Full-fibre broadband targets will be missed, claims spending watchdog


Boris Johnson’s promise to deliver full-fibre broadband by 2025 will be missed because of a catalogue of government failures, parliament’s spending watchdog has concluded.

In a damning report published today, the Public Accounts Committee (PAC) said the government had failed to make “any meaningful progress” in securing the policy and legislative changes needed to ensure a successful rollout.

As a result, thousands of homes and businesses, particularly in rural areas, could be left with slow broadband for many years, MPs warned.

It added that the Department for Digital, Culture, Media and Sport (DMCS) had committed less than a quarter of the £5bn funding needed to support the project and was unable to say when it would deliver major milestones.

Full-fibre broadband access formed a key part of Prime Minister Boris Johnson’s election manifesto, and he pledged to bring the new network to all parts of the UK by 2025.

But in its National Infrastructure Strategy published in November the government watered down this target, promising instead gigabit-capable coverage to 85 per cent of the country by 2025.

Johnson first proposed a 2025 target for full-fibre broadband in June 2019 as he stood to become leader of the Conservative party. In a column for the Daily Telegraph, he wrote that a standing promise by Theresa May to introduce superfast broadband by 2033 was “laughably unambitious”.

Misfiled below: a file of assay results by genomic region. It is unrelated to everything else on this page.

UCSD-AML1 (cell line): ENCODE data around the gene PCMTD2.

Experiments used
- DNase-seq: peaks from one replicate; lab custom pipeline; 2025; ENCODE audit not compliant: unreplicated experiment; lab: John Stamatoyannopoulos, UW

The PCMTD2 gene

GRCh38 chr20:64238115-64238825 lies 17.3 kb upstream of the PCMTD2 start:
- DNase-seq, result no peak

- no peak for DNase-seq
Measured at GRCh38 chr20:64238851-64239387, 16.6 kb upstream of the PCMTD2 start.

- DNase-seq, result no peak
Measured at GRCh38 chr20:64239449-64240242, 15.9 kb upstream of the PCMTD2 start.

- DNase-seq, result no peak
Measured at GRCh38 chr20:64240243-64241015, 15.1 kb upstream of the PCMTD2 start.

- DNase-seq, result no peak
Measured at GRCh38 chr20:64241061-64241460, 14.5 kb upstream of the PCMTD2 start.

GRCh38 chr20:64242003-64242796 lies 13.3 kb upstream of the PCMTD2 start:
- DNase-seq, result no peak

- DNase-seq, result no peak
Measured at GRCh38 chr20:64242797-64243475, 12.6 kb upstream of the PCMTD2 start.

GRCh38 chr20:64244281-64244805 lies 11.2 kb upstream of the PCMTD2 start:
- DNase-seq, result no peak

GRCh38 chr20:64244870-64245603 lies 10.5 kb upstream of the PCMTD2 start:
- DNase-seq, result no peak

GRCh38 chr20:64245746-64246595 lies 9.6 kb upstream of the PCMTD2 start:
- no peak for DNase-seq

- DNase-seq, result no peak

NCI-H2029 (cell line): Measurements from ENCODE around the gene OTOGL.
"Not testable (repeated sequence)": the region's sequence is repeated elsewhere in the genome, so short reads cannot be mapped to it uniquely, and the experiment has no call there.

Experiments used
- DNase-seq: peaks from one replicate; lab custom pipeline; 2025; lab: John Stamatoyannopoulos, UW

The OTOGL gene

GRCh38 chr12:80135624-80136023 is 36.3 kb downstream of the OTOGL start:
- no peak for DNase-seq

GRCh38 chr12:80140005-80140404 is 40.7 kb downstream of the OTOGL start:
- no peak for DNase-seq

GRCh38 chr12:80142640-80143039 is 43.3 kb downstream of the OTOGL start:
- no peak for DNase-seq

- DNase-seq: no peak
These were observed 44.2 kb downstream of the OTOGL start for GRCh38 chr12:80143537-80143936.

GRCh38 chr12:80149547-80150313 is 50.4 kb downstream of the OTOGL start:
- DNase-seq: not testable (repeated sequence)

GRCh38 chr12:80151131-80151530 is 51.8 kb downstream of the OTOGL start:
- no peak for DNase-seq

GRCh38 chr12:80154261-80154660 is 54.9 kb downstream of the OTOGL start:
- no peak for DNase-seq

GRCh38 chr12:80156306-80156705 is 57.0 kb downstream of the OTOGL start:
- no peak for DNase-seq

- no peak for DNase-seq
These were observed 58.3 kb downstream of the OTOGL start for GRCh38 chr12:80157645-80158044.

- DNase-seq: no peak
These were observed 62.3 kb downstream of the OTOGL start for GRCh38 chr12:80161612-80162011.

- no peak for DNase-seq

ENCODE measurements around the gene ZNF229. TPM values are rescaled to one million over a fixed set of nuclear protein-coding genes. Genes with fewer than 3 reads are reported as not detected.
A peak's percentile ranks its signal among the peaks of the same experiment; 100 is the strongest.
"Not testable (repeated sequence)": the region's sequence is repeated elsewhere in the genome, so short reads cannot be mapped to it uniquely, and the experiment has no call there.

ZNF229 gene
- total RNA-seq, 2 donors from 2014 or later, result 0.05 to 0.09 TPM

The report has been released amid growing concerns that a “digital divide” is leaving many pupils adrift during the coronavirus pandemic. Ofcom estimates that more than 880,000 children live in a household with only a mobile internet connection.

Says Richard Neudegg, head of regulation at Uswitch.com:

“This is the second time in 17 days that a parliamentary committee has highlighted the insufficient progress made if the government is going to hit its target of making gigabit-capable broadband available to 85% of premises by 2025.

“More consumers than ever are currently seeing the importance of a reliable broadband connection with millions of households home-schooling and working from home.  

“Reports suggest that the lack of progress could leave homes and businesses with a slow connection for years.

“However, many consumers already have access to superfast broadband, but are not currently taking advantage of this. There is no consumer benefit to having cables running past your house if you’re not connected to them. 

“Helping consumers upgrade to ultrafast services at competitive prices will be a critical part of making everyone’s digital experience better.

“Government, regulators and industry should give equal weight to promoting take-up for  new technology as they do to rolling it out in the first place.”



Chris Price
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